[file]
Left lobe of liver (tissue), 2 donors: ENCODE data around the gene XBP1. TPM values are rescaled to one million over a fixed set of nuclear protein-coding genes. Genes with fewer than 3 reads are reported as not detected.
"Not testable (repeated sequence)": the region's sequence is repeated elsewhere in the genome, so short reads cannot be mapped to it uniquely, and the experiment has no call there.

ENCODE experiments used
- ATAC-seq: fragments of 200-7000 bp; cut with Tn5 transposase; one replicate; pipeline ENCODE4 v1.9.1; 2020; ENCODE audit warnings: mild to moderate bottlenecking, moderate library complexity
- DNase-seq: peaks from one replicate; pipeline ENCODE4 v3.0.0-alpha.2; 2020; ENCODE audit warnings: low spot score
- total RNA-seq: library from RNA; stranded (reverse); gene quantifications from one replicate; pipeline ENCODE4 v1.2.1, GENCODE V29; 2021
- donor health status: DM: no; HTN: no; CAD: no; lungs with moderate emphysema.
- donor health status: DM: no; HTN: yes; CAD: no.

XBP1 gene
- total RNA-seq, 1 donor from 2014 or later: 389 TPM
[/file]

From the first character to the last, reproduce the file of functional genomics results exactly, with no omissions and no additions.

Left lobe of liver (tissue), 2 donors: ENCODE data around the gene XBP1. TPM values are rescaled to one million over a fixed set of nuclear protein-coding genes. Genes with fewer than 3 reads are reported as not detected.
"Not testable (repeated sequence)": the region's sequence is repeated elsewhere in the genome, so short reads cannot be mapped to it uniquely, and the experiment has no call there.

ENCODE experiments used
- ATAC-seq: fragments of 200-7000 bp; cut with Tn5 transposase; one replicate; pipeline ENCODE4 v1.9.1; 2020; ENCODE audit warnings: mild to moderate bottlenecking, moderate library complexity
- DNase-seq: peaks from one replicate; pipeline ENCODE4 v3.0.0-alpha.2; 2020; ENCODE audit warnings: low spot score
- total RNA-seq: library from RNA; stranded (reverse); gene quantifications from one replicate; pipeline ENCODE4 v1.2.1, GENCODE V29; 2021
- donor health status: DM: no; HTN: no; CAD: no; lungs with moderate emphysema.
- donor health status: DM: no; HTN: yes; CAD: no.

XBP1 gene
- total RNA-seq, 1 donor from 2014 or later: 389 TPM